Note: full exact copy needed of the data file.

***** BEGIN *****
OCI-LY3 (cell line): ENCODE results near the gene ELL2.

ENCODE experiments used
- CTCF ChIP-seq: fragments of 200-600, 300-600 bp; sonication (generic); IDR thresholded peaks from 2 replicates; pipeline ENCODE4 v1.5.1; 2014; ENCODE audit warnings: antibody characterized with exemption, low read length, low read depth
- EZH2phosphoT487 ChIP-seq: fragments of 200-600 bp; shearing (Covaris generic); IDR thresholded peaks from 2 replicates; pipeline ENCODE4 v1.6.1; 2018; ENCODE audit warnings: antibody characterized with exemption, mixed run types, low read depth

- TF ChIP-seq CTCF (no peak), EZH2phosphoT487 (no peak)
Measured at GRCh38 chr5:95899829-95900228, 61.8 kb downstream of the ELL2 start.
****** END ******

OCI-LY3 (cell line): ENCODE results near the gene ELL2.

ENCODE experiments used
- CTCF ChIP-seq: fragments of 200-600, 300-600 bp; sonication (generic); IDR thresholded peaks from 2 replicates; pipeline ENCODE4 v1.5.1; 2014; ENCODE audit warnings: antibody characterized with exemption, low read length, low read depth
- EZH2phosphoT487 ChIP-seq: fragments of 200-600 bp; shearing (Covaris generic); IDR thresholded peaks from 2 replicates; pipeline ENCODE4 v1.6.1; 2018; ENCODE audit warnings: antibody characterized with exemption, mixed run types, low read depth

- TF ChIP-seq CTCF (no peak), EZH2phosphoT487 (no peak)
Measured at GRCh38 chr5:95899829-95900228, 61.8 kb downstream of the ELL2 start.